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US Confirms Existence of Secret Overseas CIA Prisons

President Bush has acknowledged for the first time that U.S. intelligence agents interrogated terror suspects at secret overseas prisons and moved 14 of them to Guantanamo Bay, Cuba.

Mr. Bush, speaking Wednesday, said one of the transferred men is Khalid Sheik Mohammed -- the alleged mastermind of the September 11th attacks on the United States in 2001.

Mr. Bush urged Congress to approve the creation of military commissions to try such detainees. He says the secret Central Intelligence Agency detention centers saved countless lives and were a vital tool in the war against terror.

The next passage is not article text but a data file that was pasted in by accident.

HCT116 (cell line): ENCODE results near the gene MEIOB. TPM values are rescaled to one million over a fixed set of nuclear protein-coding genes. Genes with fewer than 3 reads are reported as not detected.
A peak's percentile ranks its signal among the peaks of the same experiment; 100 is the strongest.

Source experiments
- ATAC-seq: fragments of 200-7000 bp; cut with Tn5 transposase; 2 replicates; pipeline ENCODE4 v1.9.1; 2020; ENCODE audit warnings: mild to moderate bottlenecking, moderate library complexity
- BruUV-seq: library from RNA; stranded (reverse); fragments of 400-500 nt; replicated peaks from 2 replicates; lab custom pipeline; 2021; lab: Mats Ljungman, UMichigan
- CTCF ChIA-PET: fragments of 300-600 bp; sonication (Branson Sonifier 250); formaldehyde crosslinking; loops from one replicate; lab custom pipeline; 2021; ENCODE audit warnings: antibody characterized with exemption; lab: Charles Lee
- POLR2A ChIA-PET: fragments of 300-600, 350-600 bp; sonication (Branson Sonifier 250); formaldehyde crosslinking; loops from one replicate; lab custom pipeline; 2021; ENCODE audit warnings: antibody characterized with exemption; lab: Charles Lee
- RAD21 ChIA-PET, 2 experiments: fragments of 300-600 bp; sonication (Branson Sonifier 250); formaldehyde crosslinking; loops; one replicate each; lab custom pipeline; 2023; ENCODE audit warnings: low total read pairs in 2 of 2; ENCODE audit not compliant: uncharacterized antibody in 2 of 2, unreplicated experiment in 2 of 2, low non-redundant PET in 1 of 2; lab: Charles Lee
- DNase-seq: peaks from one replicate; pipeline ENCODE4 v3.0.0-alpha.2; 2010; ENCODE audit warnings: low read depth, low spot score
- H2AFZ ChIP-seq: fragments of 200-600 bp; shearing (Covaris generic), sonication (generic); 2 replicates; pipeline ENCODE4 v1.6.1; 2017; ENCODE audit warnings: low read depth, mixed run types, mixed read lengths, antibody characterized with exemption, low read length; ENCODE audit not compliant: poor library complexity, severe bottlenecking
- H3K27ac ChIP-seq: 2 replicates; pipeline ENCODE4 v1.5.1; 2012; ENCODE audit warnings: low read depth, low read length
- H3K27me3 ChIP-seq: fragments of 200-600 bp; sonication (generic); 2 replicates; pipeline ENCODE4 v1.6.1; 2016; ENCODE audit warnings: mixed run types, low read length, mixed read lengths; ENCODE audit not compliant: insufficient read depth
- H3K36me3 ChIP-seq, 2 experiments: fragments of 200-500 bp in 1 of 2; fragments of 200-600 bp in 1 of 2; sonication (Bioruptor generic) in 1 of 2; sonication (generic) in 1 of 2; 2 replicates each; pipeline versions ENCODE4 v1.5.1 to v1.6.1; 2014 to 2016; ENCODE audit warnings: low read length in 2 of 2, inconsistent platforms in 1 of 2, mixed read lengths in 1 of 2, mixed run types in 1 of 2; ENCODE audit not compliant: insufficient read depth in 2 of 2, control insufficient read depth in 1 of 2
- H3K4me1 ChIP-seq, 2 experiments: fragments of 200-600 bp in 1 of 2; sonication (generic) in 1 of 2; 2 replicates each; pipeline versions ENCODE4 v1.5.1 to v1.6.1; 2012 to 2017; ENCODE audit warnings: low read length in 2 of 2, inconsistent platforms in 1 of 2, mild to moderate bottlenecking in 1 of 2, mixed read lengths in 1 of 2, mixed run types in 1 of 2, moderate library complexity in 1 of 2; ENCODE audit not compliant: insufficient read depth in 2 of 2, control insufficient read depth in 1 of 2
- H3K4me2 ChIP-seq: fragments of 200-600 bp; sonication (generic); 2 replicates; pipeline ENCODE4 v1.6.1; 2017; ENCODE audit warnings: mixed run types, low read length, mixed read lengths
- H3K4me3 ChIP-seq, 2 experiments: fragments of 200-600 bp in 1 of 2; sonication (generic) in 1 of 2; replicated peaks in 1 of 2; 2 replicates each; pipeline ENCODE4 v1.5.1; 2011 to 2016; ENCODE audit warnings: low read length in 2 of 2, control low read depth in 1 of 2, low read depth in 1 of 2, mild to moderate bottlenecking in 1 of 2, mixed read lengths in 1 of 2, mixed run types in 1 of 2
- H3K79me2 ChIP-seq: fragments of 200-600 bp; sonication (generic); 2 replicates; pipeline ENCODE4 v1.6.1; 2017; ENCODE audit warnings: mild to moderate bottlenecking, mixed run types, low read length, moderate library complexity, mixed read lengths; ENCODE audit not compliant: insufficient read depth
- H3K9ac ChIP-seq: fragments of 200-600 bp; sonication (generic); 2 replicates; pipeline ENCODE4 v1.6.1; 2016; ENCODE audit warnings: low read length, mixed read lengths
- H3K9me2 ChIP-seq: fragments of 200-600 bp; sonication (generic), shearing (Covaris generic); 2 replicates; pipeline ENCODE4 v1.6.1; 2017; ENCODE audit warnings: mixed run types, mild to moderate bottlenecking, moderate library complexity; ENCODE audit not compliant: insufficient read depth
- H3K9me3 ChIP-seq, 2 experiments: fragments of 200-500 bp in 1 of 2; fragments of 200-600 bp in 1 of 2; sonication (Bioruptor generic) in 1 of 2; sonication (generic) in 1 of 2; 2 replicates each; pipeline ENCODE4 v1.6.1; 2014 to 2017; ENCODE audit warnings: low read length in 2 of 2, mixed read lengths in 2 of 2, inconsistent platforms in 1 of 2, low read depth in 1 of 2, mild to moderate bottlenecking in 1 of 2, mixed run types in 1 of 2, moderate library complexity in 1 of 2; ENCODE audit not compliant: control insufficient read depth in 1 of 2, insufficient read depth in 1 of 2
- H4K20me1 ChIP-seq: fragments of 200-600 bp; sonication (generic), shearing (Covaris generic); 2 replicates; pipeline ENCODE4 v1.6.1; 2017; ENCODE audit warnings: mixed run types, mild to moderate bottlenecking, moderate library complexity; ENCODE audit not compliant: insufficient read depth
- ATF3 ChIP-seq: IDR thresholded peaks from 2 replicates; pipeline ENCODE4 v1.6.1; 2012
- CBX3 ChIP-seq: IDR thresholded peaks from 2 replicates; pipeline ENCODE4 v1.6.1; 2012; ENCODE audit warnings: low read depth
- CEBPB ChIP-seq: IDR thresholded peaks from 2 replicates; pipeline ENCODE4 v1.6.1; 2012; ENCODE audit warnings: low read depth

Other suspects moved to Guantanamo include alleged September 11th plotter Ramzi Bin Al-Shibh, and two imembers of Indonesia's al-Qaida-linked terror group Jemaah Islamiyah, Hambali and Zubair.

Pentagon spokesman Bryan Whitman says their interrogations may continue at Guantanamo, but under new rules that protect all U.S. military detainees from abuse.

The Pentagon would not say where the men were held before or which part of Guantanamo's facility will be their new home.

Wednesday's announcement came as part of a series of speeches President Bush is giving about the fight on terrorism ahead of Monday's anniversary of the September 11th attacks.

Opposition Democrats say he is politicizing that fight in hopes of helping members of his party running for Congress in November. The White House says the speeches are not political and are meant to keep Americans informed about a serious threat.

Some information for this report was provided by AP, AFP and Reuters

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